Wednesday, December 22, 2004

WORLD ENDS - Women, Minorities Hardest Hit

Since Best of the Web is on vacation this week, someone has to take up the slack on stories like this (as an added bonus, you could also file it under Homeless Rediscovery Watch):

AP's report from Honolulu on that city's observation of National Homeless Persons' Memorial Day (I think it replaces Christmas) includes this startling fact:
The homeless coalition (the Washington-based National Coalition of Homeless - seems to be missing a "the") estimates there are more than 3.5 million homeless Americans nationwide. An estimated 3,000 died last year, and the homeless coalition expects that figure to rise this year.
The startling figure isn't the number of homeless persons, but their mortality rate. 3,000 deaths among 3.5 million people works out to a mortality rate of 85.71 deaths per 100,000, which seemed kind of low. My two minute search for national mortality figures on Google yielded Deaths: Preliminary Data for 2002 from volume 52, number 13 of the CDC's National Vital Statistics reports which puts the age-adjusted death rate for the U.S. in 2002 at 846.8 per 100,000 population.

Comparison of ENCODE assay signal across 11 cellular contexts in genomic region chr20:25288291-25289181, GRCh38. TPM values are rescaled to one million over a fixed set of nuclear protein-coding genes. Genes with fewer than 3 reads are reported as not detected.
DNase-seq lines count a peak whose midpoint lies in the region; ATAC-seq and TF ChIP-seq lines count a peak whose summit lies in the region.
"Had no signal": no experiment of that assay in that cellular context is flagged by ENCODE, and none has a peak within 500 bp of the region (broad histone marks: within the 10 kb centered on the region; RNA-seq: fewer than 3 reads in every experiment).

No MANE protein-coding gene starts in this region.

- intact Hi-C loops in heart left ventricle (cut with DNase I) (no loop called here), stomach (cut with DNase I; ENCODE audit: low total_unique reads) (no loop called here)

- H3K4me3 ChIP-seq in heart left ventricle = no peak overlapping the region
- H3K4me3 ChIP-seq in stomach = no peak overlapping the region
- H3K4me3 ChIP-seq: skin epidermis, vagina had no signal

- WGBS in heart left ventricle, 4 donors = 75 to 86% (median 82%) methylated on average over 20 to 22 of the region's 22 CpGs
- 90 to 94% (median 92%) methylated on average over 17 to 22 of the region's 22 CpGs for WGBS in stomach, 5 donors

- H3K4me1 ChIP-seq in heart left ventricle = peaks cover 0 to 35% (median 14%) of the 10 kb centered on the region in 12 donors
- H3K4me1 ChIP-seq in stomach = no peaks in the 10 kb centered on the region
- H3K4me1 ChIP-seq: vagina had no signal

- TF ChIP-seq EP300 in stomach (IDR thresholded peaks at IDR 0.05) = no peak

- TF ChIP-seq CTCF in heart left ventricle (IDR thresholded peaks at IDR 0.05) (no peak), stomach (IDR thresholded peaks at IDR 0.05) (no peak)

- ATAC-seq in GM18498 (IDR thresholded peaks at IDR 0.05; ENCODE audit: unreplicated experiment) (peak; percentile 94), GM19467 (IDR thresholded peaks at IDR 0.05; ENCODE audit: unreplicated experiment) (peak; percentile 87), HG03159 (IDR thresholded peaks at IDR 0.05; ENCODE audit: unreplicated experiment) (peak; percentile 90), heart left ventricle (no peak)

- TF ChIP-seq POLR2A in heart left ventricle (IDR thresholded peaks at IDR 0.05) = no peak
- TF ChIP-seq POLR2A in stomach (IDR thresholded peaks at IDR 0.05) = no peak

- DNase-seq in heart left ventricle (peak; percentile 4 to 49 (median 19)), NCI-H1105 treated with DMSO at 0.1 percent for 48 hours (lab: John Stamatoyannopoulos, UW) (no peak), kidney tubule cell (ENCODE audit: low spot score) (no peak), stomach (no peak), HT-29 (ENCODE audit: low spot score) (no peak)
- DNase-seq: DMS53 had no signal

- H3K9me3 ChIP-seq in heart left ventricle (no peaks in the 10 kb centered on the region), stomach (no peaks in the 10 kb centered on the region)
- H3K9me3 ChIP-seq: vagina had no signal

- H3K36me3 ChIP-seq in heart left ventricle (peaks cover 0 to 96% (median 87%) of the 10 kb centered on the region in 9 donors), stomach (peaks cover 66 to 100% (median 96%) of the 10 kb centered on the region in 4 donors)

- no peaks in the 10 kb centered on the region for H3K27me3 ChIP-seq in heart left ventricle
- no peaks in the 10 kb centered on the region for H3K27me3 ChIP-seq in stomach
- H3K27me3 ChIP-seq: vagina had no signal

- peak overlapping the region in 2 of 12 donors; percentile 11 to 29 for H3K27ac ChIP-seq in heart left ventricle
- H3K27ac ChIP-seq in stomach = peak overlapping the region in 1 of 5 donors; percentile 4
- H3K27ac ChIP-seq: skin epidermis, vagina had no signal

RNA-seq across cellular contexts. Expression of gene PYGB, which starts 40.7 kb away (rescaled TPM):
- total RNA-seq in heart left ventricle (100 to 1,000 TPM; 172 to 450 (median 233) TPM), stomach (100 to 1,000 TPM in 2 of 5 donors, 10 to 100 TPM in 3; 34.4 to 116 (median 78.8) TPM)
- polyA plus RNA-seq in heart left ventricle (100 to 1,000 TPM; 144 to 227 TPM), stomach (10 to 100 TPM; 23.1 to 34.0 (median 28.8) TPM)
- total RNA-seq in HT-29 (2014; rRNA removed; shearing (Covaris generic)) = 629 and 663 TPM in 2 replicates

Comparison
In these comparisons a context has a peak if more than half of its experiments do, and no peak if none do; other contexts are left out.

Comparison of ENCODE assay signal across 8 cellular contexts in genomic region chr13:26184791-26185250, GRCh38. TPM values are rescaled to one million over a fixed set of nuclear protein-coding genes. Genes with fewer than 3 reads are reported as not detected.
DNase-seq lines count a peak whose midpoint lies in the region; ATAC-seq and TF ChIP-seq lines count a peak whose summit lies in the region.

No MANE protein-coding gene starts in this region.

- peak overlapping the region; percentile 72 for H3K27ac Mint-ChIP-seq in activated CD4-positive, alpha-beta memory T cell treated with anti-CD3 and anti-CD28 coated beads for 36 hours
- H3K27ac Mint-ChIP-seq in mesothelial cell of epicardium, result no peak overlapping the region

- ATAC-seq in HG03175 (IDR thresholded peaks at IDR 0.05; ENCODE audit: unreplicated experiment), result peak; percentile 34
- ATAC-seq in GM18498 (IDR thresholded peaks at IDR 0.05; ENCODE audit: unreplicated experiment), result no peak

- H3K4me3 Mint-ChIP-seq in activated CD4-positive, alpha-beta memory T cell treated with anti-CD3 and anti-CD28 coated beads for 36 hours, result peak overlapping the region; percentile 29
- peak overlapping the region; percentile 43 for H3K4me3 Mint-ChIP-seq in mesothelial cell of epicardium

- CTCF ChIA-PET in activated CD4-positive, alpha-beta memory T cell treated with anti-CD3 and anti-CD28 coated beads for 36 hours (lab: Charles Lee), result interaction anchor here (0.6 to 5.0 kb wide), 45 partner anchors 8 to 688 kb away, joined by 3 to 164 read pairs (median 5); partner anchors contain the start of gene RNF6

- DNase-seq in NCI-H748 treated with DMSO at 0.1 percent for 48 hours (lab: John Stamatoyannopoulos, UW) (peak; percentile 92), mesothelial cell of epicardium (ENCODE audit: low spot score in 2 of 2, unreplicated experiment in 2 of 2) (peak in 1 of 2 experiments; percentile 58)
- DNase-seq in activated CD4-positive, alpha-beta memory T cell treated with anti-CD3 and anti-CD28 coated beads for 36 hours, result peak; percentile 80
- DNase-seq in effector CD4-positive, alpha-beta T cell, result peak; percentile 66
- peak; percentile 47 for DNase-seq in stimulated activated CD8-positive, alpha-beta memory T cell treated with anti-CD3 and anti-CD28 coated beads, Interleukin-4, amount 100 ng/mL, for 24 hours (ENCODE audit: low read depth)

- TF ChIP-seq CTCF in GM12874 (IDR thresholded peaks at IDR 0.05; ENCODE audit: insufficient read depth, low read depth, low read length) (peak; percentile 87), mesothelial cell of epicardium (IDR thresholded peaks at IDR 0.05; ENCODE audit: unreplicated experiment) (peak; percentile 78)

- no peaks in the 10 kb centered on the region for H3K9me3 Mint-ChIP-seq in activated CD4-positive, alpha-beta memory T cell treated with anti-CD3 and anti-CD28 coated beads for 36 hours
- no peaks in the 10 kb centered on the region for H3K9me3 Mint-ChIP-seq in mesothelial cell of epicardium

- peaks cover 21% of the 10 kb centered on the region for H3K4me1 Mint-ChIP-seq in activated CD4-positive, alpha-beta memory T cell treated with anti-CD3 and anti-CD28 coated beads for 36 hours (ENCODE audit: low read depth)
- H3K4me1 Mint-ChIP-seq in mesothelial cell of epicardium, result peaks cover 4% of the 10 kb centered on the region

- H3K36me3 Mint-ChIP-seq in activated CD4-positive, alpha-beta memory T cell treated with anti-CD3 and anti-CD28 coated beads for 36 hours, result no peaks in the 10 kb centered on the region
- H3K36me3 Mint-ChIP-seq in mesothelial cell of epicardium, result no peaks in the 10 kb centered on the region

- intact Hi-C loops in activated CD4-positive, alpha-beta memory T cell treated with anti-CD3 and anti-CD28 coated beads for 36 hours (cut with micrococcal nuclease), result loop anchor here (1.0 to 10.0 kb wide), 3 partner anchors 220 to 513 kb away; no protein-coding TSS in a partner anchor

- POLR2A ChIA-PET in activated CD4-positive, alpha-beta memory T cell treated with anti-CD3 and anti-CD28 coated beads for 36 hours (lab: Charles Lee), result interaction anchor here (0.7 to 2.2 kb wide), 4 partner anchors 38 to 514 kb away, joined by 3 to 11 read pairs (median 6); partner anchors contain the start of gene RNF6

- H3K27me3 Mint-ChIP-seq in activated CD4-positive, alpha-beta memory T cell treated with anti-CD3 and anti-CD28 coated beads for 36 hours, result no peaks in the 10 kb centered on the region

Assuming that these figures are roughly comparable, a non-homeless person is nearly ten times as likely to die in a given year than a homeless person. Maybe there's something to all that talk of healthy outdoor living!

Not to make light of the plight of the homeless, but clearly the stats quoted are wrong. Not only that, even if you accepted them, they disprove the case the coalition is trying to make, i.e., that the homeless endure lives that are, to quote Hobbes "nasty, brutish and short". Throwing bogus statistics around doesn't help.